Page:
This paper reflects on the development of key elements of the market infrastructure that make possible the financialization of nature and resource-based ventures. It focuses on the system of warrant that underpins scientific knowledge and the associated legal technologies that seek to configure flows of speculative capital. The paper traces the development of this infrastructure in relation to the mineral prospecting sector and the financing of ‘junior mining’ firms. An international scandal in the 1990s associated with a Canadian firm’s prospecting activities in Indonesia (Bre-X) exposed to public scrutiny the then prevailing system of public warrant by which geological uncertainty is translated into marketable financial risk. The scandal served to unmask the complex geographies of knowledge flows and truth claims that constitute this sector’s spatially distanciated regimes of metrology, valuation and financial speculation. This paper examines Canadian regulatory initiatives undertaken in the wake of the Bre-X scandal, spearheaded by the TSE/OSC Mining Standards Task Force (1997-99). Animating the Task Force was the question of how to frame the production of ‘faithful representations of nature’ within the process of making a market in shares for resource ventures (Daston and Galison 2010). This pitted mechanical approaches to objectivity, secured through the elaboration and codification of procedures and practices, against notions of objectivity constituted through trained judgement and a rule of experts. Curiously, neither approach prevailed over the other. Rather, as the paper illustrates, the new regulatory framework that emerged demonstrated an ambivalence towards the efficacy of either as the basis for justifying worth. This ambivalence about the status of stochastic probability and expert knowledge, it is argued, reflects a wider tension between modernism and liberalism, one that produced in Canada a system of technical disclosure that mobilises an entrepreneurial form of calculation that is pragmatic and situated, rather than quantifiable or abstract.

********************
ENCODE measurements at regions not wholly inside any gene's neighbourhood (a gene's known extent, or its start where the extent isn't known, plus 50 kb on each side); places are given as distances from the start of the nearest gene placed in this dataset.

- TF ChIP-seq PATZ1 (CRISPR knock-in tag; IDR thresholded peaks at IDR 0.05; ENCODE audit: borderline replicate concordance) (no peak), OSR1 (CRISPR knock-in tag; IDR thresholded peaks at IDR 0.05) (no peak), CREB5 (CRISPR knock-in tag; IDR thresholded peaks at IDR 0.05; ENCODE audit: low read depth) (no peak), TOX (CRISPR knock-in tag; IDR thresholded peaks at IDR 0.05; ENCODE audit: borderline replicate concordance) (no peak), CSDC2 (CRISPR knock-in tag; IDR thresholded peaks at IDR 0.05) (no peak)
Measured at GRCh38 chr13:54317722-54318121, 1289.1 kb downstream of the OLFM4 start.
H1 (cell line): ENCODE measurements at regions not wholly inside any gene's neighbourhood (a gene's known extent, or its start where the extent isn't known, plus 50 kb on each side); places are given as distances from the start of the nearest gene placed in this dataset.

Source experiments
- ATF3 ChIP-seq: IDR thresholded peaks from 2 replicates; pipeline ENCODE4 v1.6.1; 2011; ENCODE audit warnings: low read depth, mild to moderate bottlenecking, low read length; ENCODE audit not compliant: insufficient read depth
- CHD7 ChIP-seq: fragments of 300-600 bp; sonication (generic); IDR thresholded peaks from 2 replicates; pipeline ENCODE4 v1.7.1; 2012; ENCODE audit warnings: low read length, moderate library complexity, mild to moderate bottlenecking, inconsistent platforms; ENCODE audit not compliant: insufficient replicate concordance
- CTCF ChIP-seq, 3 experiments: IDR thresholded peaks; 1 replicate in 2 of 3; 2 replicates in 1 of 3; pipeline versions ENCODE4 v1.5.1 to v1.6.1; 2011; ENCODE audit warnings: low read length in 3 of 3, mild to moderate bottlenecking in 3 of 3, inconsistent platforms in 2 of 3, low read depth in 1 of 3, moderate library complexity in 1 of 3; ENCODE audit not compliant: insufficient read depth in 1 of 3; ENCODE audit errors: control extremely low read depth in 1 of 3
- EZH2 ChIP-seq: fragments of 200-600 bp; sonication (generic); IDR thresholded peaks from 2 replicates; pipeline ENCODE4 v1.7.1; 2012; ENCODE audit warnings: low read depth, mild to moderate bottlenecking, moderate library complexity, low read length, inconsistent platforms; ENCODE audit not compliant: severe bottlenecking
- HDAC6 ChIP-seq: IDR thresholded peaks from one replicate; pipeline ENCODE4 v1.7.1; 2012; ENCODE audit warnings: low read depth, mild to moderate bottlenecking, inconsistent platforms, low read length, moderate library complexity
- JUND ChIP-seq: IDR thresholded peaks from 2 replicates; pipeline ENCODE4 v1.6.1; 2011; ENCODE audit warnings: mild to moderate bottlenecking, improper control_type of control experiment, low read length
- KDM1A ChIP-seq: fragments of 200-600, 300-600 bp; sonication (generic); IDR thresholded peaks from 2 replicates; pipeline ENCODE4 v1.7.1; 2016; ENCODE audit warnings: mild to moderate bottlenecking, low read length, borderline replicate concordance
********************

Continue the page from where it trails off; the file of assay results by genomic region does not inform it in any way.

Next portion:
|Number of pages||17|
|Publication status||Published - 2016|
|Event||Association of Canadian Studies in Ireland: 2016 Biennial Conference - National University of Ireland, Maynooth, Ireland|
Duration: 12 May 2016 → 14 Jan 2017
|Conference||Association of Canadian Studies in Ireland|
|Abbreviated title||ACSI 2016|
|Period||12/05/2016 → 14/01/2017|
Bibliographical notePresented paper on 'Calculating nature's worth: insights from mapping the Canadian resource economy' at a special session on 'Imagining / Managing the Eco-Nation' chaired by Professor Helen O'Neill, Centre for Development Studies, University College Dublin.